Also, according to the plaque, each cross has a stone altar-table in front of it, that you can clearly see in the photo above, that is decorated by the locals with flowers and other items for the Corpus Cristi Procession each year. Maybe something to mark your calendars for!
After the Fountain Square, the Variante Espiritual leaves our Walk Through Time, by turning right to continue up the hill. However, our walk continues straight and onto the street simply called A Rúa. Its literal translation is "the street." I guess it is the street.
And indeed, here is Rich walking along this incredibly quaint way. See the corn hanging out on the balcony? So historic in its re-creation.
And as you continue your walk along "The Street," look for an opening toward the sea and this lovely hórreo on your left.
And a bit farther along A Rúa, by these wonderful seaside houses, you will catch a glimpse of the waterfront.
The iconic seafaring houses of Combarro, Spain, known as the "Casas Maniñeiras" were terraced, with all their balconies facing the sea. Most often the residents stored their fishing equipment and farm tools on the lower level. Some of the homes even had grape presses on the ground floor.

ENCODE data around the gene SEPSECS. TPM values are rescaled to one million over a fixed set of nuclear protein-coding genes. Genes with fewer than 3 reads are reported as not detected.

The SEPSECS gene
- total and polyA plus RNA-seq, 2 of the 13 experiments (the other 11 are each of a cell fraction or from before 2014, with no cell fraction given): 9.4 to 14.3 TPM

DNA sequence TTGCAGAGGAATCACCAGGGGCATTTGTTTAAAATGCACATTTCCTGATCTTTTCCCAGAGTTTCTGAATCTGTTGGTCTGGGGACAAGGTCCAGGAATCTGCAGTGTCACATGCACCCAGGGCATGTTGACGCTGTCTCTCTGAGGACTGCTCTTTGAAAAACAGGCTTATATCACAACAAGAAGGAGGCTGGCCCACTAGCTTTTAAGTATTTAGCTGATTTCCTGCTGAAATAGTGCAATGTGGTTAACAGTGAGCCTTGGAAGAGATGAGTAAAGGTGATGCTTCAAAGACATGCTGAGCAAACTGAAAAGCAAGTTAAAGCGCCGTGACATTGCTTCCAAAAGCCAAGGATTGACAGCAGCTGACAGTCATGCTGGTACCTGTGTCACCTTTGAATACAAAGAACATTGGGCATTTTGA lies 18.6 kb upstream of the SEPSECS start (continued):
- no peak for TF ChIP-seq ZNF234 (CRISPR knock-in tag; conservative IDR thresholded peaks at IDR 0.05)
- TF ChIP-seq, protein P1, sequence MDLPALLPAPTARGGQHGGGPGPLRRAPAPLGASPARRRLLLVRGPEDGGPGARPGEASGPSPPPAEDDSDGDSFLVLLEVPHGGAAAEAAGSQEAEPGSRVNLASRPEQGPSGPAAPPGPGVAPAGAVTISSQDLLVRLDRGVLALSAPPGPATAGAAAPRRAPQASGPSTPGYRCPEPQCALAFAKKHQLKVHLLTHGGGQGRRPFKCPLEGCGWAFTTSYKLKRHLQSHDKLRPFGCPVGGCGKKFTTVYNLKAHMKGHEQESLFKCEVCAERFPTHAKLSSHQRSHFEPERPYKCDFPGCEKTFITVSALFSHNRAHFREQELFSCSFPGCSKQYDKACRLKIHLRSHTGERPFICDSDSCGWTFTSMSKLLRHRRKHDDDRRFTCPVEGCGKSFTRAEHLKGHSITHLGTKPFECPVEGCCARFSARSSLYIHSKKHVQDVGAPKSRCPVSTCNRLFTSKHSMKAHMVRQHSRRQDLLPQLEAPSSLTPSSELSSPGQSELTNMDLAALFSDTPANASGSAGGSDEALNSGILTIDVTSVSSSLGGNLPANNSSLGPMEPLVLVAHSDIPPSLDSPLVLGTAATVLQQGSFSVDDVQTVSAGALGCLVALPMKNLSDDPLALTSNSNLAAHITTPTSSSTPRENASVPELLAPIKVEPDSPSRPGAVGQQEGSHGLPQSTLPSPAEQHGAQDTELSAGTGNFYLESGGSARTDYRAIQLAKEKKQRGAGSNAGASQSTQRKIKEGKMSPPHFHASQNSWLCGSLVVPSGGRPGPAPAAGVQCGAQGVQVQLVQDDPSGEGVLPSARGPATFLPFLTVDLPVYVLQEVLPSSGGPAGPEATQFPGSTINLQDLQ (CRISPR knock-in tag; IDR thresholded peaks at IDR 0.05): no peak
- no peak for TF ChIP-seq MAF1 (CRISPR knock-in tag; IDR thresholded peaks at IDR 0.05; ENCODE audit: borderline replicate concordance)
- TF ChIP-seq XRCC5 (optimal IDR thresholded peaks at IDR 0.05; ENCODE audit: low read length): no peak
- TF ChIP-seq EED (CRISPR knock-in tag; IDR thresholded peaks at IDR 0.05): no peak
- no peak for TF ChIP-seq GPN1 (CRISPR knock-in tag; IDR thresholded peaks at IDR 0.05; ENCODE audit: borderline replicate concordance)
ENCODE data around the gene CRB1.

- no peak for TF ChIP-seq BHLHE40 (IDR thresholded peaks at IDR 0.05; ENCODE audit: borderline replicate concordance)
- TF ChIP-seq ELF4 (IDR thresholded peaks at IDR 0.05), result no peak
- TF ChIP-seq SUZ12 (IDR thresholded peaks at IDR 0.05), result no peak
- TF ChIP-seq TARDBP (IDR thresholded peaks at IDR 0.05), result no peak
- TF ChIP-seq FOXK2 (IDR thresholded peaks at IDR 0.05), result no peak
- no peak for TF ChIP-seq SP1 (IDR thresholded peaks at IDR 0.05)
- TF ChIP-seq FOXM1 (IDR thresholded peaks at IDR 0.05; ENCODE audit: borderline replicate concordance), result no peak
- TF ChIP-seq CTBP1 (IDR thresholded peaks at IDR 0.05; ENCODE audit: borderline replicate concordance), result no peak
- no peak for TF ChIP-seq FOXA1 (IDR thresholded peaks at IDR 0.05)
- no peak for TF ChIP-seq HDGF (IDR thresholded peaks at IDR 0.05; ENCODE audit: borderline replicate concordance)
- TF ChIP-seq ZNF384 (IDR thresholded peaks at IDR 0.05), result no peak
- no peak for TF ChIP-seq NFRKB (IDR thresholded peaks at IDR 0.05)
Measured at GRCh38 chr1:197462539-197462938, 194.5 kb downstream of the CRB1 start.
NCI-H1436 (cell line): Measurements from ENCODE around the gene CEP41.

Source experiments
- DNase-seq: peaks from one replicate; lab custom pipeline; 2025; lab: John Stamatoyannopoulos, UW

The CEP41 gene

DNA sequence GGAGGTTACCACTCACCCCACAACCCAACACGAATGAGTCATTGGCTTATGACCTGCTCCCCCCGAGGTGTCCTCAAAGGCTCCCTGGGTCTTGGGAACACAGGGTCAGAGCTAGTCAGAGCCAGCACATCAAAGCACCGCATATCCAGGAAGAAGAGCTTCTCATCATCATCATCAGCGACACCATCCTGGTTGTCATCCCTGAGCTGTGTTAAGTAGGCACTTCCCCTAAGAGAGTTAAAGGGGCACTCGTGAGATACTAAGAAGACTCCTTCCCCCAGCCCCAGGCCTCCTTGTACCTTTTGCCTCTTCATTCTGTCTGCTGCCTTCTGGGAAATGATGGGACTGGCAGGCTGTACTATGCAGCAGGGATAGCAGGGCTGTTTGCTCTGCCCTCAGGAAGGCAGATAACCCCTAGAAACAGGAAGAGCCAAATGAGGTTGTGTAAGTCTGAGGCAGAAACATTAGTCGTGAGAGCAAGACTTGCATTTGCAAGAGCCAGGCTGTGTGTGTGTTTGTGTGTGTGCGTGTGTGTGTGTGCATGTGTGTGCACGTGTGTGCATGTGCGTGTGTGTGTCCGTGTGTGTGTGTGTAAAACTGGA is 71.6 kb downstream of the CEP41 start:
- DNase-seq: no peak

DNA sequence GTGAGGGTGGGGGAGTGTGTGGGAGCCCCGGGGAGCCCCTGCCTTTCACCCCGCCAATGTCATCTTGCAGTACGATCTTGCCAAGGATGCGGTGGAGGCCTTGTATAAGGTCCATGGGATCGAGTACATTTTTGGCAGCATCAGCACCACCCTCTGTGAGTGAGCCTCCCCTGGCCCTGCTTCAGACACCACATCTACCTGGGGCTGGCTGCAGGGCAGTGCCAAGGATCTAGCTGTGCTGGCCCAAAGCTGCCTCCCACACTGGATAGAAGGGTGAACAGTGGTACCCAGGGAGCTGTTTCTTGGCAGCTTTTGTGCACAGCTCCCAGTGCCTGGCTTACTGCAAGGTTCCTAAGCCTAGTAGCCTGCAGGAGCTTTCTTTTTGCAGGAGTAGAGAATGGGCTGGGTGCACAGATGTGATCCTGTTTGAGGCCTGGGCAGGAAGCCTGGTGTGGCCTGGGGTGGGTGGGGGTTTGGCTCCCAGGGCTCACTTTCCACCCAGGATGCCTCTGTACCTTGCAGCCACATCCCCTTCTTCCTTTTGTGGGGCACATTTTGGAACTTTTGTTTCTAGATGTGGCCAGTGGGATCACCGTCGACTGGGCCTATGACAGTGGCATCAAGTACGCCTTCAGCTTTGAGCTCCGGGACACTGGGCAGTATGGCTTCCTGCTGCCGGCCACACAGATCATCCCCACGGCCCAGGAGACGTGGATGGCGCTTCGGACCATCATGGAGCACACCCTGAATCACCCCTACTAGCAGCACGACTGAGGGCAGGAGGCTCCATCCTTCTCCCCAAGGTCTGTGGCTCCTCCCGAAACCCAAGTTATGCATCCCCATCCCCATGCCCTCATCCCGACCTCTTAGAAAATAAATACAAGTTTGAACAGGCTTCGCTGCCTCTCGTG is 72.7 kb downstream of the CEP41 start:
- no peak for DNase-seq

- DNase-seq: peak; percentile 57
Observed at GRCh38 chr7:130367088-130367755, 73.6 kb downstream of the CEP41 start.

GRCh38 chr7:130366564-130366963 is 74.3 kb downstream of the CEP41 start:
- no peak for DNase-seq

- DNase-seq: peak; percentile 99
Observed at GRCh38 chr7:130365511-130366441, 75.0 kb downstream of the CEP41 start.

The balustrades on the balconies were made of wood, iron or stone, and were often painted the same color as their boats! The porticoes were used as protection for the entryway, and not intended for public thoroughfare.
In another block or so, you come to the next intersection and cruceiro #4, the Cruceiro A Rúa, on the corner of the Rúa do Mar and the Praza Peirao da Chousa.
The Walk Through Time continues to the left along the Rúa de Mar. Eventually the street turns and ends by the waterfront, with a plaza and many restaurants.
We did not eat here, but continued onward back to the Praza Peirao da Chousa, where we used the first opportunity to return to the waterfront street.
You will be taken through stairways and tunnels and passageways that will charm you. However, the funky seaside street is lined with tourist shops, so I really didn't take any photos because I was less enamored of it.
But, this street is notable in that it eventually turns into a walkway that leads up a path of stairs, up and over a rocky area between two houses. Very unique!
And finally, it opens to another area on the waterfront and you can see the marina. I did not take any photos here either. The restaurant on the marina made for a wonderful open air seafood meal that was delightful and delicious! We lingered here, very happy to fill the void of our pilgrim bellies!